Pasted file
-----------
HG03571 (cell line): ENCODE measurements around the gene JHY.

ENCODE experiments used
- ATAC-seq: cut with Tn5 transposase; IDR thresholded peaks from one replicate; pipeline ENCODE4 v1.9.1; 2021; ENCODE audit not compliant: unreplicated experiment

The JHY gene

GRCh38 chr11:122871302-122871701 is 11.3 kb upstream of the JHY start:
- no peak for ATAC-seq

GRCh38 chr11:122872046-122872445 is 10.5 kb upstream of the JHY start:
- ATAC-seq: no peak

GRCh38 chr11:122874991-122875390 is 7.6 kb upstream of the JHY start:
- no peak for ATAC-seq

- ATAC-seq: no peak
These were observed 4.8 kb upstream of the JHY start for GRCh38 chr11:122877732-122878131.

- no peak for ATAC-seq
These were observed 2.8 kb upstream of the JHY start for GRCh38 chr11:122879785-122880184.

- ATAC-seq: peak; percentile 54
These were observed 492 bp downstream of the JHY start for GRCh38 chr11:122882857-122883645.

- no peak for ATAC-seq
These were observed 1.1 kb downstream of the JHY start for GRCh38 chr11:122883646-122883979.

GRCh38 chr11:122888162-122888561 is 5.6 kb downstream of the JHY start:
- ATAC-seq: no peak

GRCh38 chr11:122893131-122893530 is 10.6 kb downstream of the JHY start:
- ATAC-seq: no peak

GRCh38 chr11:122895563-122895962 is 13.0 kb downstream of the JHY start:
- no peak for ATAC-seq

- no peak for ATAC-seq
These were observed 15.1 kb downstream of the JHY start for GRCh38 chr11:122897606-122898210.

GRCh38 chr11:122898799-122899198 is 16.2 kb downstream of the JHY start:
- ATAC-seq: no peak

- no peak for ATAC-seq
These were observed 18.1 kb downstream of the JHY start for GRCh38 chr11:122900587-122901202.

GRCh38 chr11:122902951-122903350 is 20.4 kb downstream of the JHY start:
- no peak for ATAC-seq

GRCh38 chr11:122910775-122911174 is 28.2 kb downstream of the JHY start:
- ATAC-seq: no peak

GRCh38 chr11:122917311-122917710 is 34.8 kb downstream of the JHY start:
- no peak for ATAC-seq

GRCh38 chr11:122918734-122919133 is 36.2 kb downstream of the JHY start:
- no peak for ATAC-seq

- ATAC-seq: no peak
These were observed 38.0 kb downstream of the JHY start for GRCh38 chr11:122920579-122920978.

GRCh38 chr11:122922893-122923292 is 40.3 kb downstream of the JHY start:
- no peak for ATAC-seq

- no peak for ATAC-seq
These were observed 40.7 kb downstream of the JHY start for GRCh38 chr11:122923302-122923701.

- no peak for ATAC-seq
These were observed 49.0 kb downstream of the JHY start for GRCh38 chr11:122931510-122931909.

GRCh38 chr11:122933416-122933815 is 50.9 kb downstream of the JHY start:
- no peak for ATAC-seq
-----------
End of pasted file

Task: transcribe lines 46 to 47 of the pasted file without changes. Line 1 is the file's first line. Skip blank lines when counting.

These were observed 49.0 kb downstream of the JHY start for GRCh38 chr11:122931510-122931909.

GRCh38 chr11:122933416-122933815 is 50.9 kb downstream of the JHY start: